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Spotlight on Coastal Gateway

The original Monroe County Courthouse, now the Monroe County Heritage Museum

The original Monroe County Courthouse, now the Monroe County Heritage Museum

Photo courtesy of Alabama Tourism Department/Jeff Greenberg

The Coastal Gateway region—Choctaw, Clarke, Conecuh, Escambia and Monroe counties—has an abundance of natural resources, a key location on the state’s metals corridor and a strong alliance to help individual counties work as a team for economic recruitment.

Long a major producer of lumber and wood products, the Gateway region has become part of the fast-growing metals corridor on U.S. 43 that is anchored by ThyssenKrupp Steel USA and has enjoyed success with other up-and-coming sectors to help it build a diversified economy.

The Coastal Gateway Economic Development Alliance, the region’s economic development conduit, is “a marketing organization now,” says Jim Searcy, executive director of CGEDA. “We don’t buy or develop property, and we no longer grant such things as abatements,” he says. “Each of our member counties has economic development organizations that can act in that capacity, so it made more sense for us to be an alliance and strongly represent this region as a whole.” CGEDA owns one industrial site but will be marketing it as it does the others, he says. 

Rikard’s Mill began operating on Flat Creek in 1845. The historic site is maintained by Monroe County Heritage Museum.

Photo courtesy of Alabama Tourism Department/Jeff Greenberg

“We are definitely into regionalism, and we work together, focusing on our existing businesses, and we have analyzed where we are as a region, with our assets and liabilities,” Searcy says. “We help identify sites and ensure they are ready for development. Economic development has changed. You used to wait for a call, but now people want you to send them detailed information and maps online.”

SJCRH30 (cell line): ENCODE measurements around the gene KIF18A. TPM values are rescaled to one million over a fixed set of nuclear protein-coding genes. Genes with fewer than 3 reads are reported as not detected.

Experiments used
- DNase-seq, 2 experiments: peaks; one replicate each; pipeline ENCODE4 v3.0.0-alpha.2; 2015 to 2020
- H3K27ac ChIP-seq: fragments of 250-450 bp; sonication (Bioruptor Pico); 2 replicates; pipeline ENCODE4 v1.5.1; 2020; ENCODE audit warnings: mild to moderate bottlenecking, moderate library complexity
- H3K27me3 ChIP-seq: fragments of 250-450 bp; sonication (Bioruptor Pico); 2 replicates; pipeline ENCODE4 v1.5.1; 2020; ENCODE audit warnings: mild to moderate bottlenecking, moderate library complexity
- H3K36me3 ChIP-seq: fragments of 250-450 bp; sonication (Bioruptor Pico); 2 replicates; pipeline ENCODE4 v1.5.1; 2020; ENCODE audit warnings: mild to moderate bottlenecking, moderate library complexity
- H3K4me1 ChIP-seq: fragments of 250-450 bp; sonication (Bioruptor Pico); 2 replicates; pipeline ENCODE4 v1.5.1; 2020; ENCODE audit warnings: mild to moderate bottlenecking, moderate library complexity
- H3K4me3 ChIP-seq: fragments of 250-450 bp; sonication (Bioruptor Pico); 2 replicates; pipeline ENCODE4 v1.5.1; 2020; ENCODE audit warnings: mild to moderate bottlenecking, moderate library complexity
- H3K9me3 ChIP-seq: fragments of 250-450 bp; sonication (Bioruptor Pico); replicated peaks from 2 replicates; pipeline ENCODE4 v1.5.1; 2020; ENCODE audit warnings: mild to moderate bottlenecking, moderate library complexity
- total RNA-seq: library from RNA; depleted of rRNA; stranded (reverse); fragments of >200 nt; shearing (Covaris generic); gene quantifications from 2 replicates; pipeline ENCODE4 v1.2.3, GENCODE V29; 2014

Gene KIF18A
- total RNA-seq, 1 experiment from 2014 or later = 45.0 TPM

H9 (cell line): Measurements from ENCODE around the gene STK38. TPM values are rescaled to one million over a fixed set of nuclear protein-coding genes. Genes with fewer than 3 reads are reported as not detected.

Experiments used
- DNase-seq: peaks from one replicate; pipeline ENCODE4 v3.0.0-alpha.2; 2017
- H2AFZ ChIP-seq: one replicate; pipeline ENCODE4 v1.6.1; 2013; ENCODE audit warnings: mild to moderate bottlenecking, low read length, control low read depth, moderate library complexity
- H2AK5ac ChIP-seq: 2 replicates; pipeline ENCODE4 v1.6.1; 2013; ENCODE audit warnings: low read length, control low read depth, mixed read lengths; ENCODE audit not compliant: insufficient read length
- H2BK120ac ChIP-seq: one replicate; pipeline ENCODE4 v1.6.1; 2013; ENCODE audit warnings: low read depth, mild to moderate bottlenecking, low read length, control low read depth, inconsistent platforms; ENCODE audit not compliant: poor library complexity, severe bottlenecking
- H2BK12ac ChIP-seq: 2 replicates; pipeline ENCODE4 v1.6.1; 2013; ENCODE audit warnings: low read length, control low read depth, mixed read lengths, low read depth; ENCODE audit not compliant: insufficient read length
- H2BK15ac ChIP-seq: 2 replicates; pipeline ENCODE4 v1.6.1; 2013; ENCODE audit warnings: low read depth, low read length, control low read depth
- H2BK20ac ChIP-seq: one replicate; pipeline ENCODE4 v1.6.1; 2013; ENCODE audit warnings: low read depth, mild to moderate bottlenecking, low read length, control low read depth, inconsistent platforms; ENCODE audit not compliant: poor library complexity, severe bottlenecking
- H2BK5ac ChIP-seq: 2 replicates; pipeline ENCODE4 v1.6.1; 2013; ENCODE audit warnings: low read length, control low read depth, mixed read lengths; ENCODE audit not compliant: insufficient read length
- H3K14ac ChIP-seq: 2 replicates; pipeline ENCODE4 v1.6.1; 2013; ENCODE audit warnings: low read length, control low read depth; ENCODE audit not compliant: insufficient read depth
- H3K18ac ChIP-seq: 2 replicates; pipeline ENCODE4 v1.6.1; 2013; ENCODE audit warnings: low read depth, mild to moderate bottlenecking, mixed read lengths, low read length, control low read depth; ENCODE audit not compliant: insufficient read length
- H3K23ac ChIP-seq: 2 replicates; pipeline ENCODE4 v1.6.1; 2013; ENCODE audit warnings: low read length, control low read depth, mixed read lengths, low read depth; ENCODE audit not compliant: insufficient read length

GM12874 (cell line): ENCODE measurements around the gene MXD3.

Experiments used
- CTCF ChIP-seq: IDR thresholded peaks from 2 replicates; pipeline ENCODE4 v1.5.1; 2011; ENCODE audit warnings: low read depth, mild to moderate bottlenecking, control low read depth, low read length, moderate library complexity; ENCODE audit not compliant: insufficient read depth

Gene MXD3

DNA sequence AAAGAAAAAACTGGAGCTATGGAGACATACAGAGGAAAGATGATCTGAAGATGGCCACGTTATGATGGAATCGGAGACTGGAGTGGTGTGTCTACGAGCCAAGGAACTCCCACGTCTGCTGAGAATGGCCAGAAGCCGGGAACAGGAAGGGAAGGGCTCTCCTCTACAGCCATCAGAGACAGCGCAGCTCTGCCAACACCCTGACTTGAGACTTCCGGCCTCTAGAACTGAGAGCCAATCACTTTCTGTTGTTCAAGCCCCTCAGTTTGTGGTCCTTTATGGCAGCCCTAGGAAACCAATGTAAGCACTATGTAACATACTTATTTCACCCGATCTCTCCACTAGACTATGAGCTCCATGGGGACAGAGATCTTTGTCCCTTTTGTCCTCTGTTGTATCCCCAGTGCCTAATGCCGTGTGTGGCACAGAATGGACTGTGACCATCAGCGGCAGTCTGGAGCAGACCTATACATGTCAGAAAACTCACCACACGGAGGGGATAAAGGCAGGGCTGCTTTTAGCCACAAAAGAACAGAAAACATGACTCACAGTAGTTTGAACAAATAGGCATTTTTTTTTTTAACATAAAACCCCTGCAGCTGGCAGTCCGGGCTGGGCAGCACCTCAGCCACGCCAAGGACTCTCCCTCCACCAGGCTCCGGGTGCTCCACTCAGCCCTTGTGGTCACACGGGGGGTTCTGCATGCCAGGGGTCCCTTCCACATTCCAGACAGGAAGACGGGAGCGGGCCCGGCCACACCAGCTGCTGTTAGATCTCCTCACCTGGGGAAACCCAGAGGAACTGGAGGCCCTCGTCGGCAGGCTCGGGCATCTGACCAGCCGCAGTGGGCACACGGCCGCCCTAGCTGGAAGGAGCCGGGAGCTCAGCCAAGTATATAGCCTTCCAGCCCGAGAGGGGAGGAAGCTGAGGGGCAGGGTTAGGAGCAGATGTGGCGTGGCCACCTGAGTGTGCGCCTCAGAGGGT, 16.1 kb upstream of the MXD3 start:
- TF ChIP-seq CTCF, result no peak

Monroeville, in Monroe County, was home to the first Alabama/China Partnership, a symposium that attracted about 60 Chinese businesses and some 300 people, says Monroeville Mayor Mike Kennedy. “There were speakers from China, as well as the United States and Alabama,” he says. “I am grateful for the exposure this gave our city and region and hope this will translate into more jobs. Our city welcomes the Chinese with open arms,” he says.

Thomasville Mayor Sheldon Day, with several recent successes in the metals industry, predicts that where industry goes, retail and residential will follow. “We seriously are looking at $50 million in new retail investment to come here in the next 24 months,” he says. “The metals corridor is going to be very important to development.”

Health care already is a healthy sector of the economy, and Choctaw County is the proud home of a new hospital—Choctaw General Hospital, a 25-bed critical access hospital in Butler built by Rush Health Systems, based in Meridian, Miss.

The city of Evergreen, in Conecuh County, with five interstate exits plus rail, is working with consultants to ensure a good business mix, says John Ralls, executive director of the Conecuh County Economic Development Office. “I think you will see very big changes here in the next four years,” he says. “We have the FedEx terminal that should be completed by 2012, and we are looking to increase our amount of retail.”

Bobby Skipper, director of the Evergreen-Conecuh Economic Development Office, says the city’s new mayor has worked diligently to bring in consultants who will help bring in more business. Among those: Jim Brown, an economic development veteran who helped bring Hyundai suppliers to Alabama; two Korean businessmen, known as the “Alabama Partners,” and Daryl Harper, former economic developer for Conecuh County.

Lori Chandler Pruitt is a freelance writer for Business Alabama. She lives in Birmingham.

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